The Power of Youth Empowerment Programs in Communities

two girls enjoying outdoor program for youth empowerment on a mountain top
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Youth empowerment programs can have an incredible impact on their communities as they support students, increase access to opportunity, and remove barriers to education and achievement.

Ultimately, the goal of community programs for youth is to authentically engage and empower vulnerable children for a better future. Some programs advocate for healthy eating and physical activity as part of reducing childhood obesity. Others offer support to LGBTQ kids, work to lift children out of poverty, develop workforce training, or implement violence and bullying prevention activities.

Examples of Youth Empowerment Programs

Every state, county, or city is home to a program designed to help kids in that community, and each has a slightly different approach to speak to the needs of their area.

The Georgia Department of Human Services created their Youth Empowerment Series to provide access to resources that offer support and empower Georgians and their families. To accomplish this goal, kids are encouraged to be the “blueprint for change” in their communities and leaders are developed through workshops, networking, and experiences to “grow a generation of young trailblazers.”[1]

The Youth Action Research for Prevention (YARP) program was designed to train kids as a group to use research to understand their community better. YARP engages the students to use data to then develop social action plans and activities in the community.[2] The resulting engagement in community activism has had an effect on both behavior and effectiveness for individuals and the community.[3]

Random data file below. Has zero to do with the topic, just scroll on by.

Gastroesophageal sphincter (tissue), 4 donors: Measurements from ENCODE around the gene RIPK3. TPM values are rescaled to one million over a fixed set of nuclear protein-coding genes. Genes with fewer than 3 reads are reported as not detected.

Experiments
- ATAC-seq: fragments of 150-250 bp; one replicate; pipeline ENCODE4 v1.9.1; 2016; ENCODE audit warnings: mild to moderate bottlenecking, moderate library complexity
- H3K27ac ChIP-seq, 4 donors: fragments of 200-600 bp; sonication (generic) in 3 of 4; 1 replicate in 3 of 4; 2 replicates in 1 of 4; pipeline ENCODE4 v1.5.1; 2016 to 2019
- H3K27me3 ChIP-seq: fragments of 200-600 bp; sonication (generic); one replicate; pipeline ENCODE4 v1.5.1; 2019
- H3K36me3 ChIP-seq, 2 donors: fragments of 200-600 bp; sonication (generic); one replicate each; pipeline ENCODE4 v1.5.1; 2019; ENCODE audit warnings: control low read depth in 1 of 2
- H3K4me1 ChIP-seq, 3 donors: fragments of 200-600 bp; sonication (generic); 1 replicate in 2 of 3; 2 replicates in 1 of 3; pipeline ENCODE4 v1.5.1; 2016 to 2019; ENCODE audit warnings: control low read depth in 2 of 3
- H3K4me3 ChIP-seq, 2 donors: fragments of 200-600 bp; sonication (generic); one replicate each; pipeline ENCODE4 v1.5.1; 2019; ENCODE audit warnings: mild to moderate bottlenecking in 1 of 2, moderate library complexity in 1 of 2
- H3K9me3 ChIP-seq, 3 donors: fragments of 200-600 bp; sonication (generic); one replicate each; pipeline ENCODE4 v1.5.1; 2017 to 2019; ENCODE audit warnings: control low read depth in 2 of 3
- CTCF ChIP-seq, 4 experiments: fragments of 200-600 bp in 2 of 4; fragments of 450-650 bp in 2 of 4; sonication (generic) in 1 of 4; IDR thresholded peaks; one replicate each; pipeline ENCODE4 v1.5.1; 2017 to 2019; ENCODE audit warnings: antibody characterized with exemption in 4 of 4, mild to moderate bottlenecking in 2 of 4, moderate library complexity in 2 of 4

The Youth Empowerment Program in Louisiana was founded to “engage underserved young people through community-based education, mentoring, and employment readiness programs to help them develop skills and strengthen ties to family and community.”[4] Like many non-profit groups leading empowerment programs, they aim to create a community where all children “have access to the opportunities, skills, resources, and relationships they need to actualize their potential.”[5]

The United States Department of Health and Human Services, Office of Minority Health, funds a demonstration project called the Youth Empowerment Program (YEP) created to address unhealthy behaviors in minority at-risk youth. “YEP provides resources to those who need them most, minority youth who live in some of the most high-risk areas in the country. At its heart, this program is helping them make better lifestyle choices that result in healthier, happier lives,” explains Dr. Paula E. Papanek, founding director of the Program of Exercise Science in the Department of Physical Therapy at Marquette University in Milwaukee, Wisconsin.[6]

Across the country, 17 YEP grantees offer innovative approaches to promote healthy lifestyles and life choices in minority youth, each for a three-year grant cycle.[7] The University of Utah worked with 30 at-risk teen mothers through a daily one-hour life skills training and after-school mentoring and tutoring program. They have seen both teen birth rates and STI rates lower significantly in their community indicating a decrease in risky sexual behaviors through direct educational programming in reproductive health and empowerment.[8]

Funding for Youth Empowerment Programs